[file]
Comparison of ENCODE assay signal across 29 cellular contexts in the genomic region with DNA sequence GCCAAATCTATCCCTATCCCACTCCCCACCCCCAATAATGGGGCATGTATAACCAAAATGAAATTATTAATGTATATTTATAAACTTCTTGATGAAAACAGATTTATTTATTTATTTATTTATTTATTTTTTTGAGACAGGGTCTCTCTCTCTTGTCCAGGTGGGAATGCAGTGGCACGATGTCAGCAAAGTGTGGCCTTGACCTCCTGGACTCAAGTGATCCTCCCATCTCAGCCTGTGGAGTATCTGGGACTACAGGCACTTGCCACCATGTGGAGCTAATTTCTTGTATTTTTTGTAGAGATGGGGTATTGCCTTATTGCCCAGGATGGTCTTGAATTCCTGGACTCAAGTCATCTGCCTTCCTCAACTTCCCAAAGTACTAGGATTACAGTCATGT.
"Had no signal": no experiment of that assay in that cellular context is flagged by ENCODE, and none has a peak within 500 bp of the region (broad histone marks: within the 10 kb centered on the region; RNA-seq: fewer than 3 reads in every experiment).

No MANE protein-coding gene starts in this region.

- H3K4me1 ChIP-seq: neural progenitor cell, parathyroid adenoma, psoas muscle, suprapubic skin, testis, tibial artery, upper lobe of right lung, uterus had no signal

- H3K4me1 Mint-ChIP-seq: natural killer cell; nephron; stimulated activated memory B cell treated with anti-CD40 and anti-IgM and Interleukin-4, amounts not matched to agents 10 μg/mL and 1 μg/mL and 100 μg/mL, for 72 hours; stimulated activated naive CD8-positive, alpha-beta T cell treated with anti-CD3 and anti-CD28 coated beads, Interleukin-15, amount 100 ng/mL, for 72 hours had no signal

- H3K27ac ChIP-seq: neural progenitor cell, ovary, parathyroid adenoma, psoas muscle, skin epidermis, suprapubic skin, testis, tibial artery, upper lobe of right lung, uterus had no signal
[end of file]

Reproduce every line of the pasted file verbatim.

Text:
Comparison of ENCODE assay signal across 29 cellular contexts in the genomic region with DNA sequence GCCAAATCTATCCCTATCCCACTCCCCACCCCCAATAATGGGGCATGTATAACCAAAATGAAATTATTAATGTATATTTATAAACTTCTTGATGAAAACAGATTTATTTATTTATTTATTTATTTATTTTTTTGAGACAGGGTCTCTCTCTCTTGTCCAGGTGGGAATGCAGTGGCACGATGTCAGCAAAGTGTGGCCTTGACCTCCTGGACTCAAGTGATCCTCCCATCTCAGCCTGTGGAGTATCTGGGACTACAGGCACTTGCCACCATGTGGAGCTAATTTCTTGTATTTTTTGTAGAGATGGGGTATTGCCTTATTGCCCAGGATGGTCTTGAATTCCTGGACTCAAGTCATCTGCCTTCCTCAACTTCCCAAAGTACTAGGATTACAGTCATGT.
"Had no signal": no experiment of that assay in that cellular context is flagged by ENCODE, and none has a peak within 500 bp of the region (broad histone marks: within the 10 kb centered on the region; RNA-seq: fewer than 3 reads in every experiment).

No MANE protein-coding gene starts in this region.

- H3K4me1 ChIP-seq: neural progenitor cell, parathyroid adenoma, psoas muscle, suprapubic skin, testis, tibial artery, upper lobe of right lung, uterus had no signal

- H3K4me1 Mint-ChIP-seq: natural killer cell; nephron; stimulated activated memory B cell treated with anti-CD40 and anti-IgM and Interleukin-4, amounts not matched to agents 10 μg/mL and 1 μg/mL and 100 μg/mL, for 72 hours; stimulated activated naive CD8-positive, alpha-beta T cell treated with anti-CD3 and anti-CD28 coated beads, Interleukin-15, amount 100 ng/mL, for 72 hours had no signal

- H3K27ac ChIP-seq: neural progenitor cell, ovary, parathyroid adenoma, psoas muscle, skin epidermis, suprapubic skin, testis, tibial artery, upper lobe of right lung, uterus had no signal